Subject: I have found a CD that I think you would enjoy
Genres: Pop, Rock, Classic Rock, Metal
Japanese only SHM pressing. The SHM-CD [Super High Material CD] format features enhanced audio quality through the use of a special polycarbonate plastic. Using a process developed by JVC and Universal Music Japan discover... more »
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Japanese only SHM pressing. The SHM-CD [Super High Material CD] format features enhanced audio quality through the use of a special polycarbonate plastic. Using a process developed by JVC and Universal Music Japan discovered through the joint companies' research into LCD display manufacturing SHM-CDs feature improved transparency on the data side of the disc allowing for more accurate reading of CD data by the CD player laser head. SHM-CD format CDs are fully compatible with standard CD players. Universal. 2009.
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Simply Inspired -- Full of Charm and Energy
Roger Berlind | NY, USA | 07/01/2009
(5 out of 5 stars)
"From the second you hit the play button, you know you're in for a real treat with this album. The first song, "Time Was" starts out with some gorgeous acoustic guitar, which is soon joined by bass and then two singers singing "I've got to rearrange my life, I've got to rearrange my world" in lovely harmony. After a few minutes, drums herald a second, more energetic melody accompanied by electric guitars. This first song demonstrates excellent song writing and construction, mixing the many elements that made Wishbone Ash such a great rock band: very tasteful and inventive twin guitars, lovely vocal harmonies, good bass and drums, and the alternation of acoustic and electric sections. The entire album is simply inspired, full of charm and energy.
"Time Was" is followed by a fairly sad song, "Sometime World" about a lonely man who feels that the world has passed him by. But the first line, "I met a man who felt the same way" lets you know that the narrator who meets the man shares his sadness. Despite the sad opening, it transitions into a faster section which is much more upbeat. There are no lyrics to account for the change of mood, but maybe the two guys have cheered each other up by realizing they're not the only ones feeling down. (Or maybe it was just time for some kickass guitar solos.) It's another great song. This is followed by "Blowin' Free" about an ex-girlfriend with hair that blew free like a cornfield. This features all 3 singers and might make you think of Crosby, Stills, Nash, and Young.
"The King Will Come" is a song about the second coming of Christ on Judgment Day. It builds from near silence into a funky melody which then shifts to one of the best riffs on the album. Ted Turner then gives us a terrific guitar solo full of the blues. This is followed by a lovely piece of poetry, "Leaf and Stream".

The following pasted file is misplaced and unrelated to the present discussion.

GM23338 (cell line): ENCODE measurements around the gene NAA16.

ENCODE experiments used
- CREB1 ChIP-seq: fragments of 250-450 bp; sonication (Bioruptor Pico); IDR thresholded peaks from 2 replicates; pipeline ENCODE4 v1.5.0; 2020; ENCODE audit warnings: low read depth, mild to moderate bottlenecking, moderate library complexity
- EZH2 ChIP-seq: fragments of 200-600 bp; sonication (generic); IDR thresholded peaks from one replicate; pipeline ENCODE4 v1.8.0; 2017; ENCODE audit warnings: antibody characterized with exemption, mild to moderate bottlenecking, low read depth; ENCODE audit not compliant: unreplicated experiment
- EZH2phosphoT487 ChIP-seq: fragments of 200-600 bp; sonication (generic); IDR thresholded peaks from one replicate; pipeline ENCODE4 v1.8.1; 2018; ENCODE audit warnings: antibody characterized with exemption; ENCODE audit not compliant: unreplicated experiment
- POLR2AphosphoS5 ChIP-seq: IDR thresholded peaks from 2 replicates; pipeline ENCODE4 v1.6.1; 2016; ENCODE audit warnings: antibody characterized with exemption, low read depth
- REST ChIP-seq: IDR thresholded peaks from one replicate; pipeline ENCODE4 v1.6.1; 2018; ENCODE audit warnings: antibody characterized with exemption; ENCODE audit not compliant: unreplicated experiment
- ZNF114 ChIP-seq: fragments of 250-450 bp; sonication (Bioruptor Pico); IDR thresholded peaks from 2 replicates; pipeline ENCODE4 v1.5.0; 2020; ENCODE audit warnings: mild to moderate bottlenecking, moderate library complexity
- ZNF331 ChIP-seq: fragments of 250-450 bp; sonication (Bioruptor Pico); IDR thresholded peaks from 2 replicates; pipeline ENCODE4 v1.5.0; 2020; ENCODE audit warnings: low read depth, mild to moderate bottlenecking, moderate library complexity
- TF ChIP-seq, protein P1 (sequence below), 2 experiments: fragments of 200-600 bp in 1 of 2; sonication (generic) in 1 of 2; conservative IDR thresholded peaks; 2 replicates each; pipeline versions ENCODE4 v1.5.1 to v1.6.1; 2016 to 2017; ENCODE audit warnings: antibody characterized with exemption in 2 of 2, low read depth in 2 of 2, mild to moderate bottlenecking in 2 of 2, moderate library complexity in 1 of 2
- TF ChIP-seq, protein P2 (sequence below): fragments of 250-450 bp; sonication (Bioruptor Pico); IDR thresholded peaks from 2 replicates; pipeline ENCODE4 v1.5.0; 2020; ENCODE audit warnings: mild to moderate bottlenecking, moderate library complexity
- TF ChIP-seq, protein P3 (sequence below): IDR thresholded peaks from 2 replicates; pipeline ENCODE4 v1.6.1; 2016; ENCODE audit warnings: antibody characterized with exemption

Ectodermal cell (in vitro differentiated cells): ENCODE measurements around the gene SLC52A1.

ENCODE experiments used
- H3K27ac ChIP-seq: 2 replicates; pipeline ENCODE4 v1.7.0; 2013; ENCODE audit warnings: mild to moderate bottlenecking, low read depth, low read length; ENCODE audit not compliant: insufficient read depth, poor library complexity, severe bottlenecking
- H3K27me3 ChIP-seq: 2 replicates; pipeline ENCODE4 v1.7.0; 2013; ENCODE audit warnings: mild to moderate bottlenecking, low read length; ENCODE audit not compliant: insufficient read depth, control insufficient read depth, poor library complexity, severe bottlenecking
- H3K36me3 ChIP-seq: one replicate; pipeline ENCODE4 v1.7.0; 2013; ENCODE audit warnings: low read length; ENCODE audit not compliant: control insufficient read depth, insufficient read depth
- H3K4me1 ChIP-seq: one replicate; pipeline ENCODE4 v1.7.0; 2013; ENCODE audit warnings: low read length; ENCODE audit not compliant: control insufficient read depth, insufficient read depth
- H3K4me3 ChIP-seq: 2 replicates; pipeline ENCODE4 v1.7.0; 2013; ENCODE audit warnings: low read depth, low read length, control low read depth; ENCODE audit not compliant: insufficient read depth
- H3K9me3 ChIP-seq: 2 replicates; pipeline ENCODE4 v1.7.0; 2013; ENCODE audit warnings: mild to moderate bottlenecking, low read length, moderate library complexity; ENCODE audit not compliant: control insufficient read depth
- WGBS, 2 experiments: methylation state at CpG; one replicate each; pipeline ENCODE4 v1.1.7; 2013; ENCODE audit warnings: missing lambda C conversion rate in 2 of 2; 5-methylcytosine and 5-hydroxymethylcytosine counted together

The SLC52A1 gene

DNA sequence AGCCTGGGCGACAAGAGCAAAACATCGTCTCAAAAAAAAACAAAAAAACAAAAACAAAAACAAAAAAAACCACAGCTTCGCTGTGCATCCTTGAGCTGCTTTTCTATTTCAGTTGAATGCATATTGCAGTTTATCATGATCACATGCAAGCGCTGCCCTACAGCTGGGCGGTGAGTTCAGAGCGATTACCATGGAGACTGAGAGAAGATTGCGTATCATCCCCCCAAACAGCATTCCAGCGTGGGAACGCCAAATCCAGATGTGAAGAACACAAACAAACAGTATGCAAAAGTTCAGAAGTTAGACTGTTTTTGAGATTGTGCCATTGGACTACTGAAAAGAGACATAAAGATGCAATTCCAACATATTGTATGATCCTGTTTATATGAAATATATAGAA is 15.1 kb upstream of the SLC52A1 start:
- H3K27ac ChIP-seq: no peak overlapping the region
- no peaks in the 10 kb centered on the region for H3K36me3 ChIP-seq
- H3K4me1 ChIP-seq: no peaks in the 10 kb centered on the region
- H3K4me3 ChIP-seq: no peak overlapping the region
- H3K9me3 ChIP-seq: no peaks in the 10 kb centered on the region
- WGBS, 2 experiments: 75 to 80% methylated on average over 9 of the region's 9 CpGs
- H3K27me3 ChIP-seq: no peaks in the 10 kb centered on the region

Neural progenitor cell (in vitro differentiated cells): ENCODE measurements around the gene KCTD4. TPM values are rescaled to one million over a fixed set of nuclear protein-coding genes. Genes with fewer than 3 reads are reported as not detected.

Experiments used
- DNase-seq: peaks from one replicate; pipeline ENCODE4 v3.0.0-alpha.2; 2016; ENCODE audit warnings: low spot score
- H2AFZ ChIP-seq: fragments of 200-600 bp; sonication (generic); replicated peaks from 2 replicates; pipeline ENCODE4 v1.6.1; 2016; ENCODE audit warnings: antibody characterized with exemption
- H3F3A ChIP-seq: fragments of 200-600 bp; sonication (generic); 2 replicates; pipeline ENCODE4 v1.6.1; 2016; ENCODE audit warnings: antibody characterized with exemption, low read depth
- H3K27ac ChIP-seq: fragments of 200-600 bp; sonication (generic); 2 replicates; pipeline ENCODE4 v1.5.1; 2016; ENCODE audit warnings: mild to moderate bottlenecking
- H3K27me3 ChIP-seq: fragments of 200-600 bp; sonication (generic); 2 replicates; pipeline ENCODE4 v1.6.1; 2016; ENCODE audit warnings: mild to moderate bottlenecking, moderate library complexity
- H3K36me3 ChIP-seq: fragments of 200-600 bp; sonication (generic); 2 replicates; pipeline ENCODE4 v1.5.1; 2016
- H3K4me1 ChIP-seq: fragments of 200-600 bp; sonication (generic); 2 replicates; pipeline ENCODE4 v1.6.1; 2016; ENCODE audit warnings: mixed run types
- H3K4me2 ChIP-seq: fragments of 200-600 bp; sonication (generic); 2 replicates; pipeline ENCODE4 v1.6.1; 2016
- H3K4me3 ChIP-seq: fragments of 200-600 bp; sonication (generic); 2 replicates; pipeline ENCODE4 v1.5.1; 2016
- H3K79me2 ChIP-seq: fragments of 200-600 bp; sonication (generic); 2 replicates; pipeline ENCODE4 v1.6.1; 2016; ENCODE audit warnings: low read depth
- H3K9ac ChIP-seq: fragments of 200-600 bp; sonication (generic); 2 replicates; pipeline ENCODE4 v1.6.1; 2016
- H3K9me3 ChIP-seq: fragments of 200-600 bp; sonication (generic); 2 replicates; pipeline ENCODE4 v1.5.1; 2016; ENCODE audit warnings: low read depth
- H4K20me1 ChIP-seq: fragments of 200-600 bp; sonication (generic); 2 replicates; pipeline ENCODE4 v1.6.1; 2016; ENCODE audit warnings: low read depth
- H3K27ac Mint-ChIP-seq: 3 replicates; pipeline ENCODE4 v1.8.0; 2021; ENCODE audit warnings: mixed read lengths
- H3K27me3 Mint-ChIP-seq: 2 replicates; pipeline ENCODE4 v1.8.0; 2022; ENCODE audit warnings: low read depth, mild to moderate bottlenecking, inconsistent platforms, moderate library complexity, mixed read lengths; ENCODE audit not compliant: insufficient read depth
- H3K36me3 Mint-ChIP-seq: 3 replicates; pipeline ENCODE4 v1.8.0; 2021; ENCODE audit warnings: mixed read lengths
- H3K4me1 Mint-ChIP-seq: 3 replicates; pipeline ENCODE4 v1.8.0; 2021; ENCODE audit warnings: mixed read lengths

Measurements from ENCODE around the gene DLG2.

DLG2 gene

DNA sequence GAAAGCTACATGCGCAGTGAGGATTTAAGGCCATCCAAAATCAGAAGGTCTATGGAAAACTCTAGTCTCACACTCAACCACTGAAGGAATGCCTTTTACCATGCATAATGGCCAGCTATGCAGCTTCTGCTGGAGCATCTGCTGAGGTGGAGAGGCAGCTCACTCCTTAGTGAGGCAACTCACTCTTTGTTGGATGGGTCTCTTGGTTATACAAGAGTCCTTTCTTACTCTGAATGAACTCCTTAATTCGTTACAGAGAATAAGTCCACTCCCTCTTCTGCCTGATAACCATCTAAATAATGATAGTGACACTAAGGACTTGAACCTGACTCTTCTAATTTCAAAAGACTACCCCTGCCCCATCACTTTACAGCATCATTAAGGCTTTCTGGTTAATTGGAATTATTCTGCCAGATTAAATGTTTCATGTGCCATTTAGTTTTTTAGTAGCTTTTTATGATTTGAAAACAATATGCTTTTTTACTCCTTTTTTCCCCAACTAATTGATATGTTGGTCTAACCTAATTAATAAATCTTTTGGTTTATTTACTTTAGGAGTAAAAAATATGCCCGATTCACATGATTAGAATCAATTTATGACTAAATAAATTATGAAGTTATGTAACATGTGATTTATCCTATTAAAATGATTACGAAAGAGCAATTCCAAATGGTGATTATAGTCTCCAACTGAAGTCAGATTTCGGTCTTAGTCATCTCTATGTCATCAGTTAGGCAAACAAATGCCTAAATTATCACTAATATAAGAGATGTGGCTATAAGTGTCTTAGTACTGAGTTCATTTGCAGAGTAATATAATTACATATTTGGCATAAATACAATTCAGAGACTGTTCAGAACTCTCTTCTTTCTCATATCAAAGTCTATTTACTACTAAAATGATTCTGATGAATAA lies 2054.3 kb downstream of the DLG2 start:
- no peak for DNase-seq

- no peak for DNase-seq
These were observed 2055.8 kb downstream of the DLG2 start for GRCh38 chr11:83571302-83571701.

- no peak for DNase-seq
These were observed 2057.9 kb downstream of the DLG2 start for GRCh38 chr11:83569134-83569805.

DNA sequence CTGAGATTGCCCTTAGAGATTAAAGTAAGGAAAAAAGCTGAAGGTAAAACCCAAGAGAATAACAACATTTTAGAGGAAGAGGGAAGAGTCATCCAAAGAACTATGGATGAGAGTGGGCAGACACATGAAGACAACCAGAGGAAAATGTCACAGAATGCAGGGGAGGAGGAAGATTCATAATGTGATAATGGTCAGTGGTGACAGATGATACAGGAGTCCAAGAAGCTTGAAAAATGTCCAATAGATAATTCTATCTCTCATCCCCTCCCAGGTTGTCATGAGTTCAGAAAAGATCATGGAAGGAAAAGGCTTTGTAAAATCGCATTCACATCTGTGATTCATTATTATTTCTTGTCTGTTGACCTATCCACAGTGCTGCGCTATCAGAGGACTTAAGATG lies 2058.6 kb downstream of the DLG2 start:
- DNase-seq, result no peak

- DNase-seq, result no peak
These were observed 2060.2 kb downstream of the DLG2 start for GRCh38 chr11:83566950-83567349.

The original album then finished up with a matched pair of songs about war and peace. The first, "Warrior", is about a man going off to war. It features a very uplifting chorus, "I'd have to be a warrior - A slave I couldn't be - A soldier and a conqueror, Fighting to be free." The second, "Throw Down the Sword", talks about the same man after the war is over. Note that the first line of "Warrior" ("I'm leaving to search for something new") is nicely balanced by the final line of "Throw Down the Sword" ("Only searching for an answer"). I think the point here is that war didn't give the narrator the answers he was looking for.
While the dual guitars of Andy Powell and Ted Turner are what the group is famous for, Martin Turner's bass playing is excellent and is well captured by engineer Martin Birch who engineered and/or produced albums by Deep Purple, Rainbow, Wishbone Ash, Black Sabbath, and Iron Maiden. It's nice to hear a bassist so clearly, especially one who plays with so much melody. Every song but one features harmonized singing from two or even three members of the group. Steve Upton provides tasteful drumming; he keeps his rhythmic textures light, allowing the other instruments and voices to shine.
I got the deluxe edition which includes a second disc with live recordings captured by the BBC after the album had been recorded. This is actually quite expensive ($35 compared to $11 for the single CD), but I'm glad I got it since I really like the music a lot and enjoy being able to hear the live versions. But many people might consider the deluxe edition too expensive. What you get are live versions of 5 of the new songs (with "Blowin' Free" and "Throw Down the Sword" repeated) along with another live version of "Phoenix".
The extra songs on the first disc are live versions of "The Pilgrim" and "Phoenix" from the group's "Live in Memphis" EP together with "No Easy Road" which was the B-side of a single. Note that the single CD version has a live version of "Jail Bait" (which was the third song from the "Live in Memphis" EP) instead of "No Easy Road". I don't know the song "Jail Bait" yet (which was on their second album, "Pilgrimage"), so I can't say which song is more desirable. While I like "No Easy Road", it is stylistically quite different from the rest of the music due to its boogie feeling and use of piano and seems out of place on this album. It's inclusion is the only flaw in an otherwise perfect album."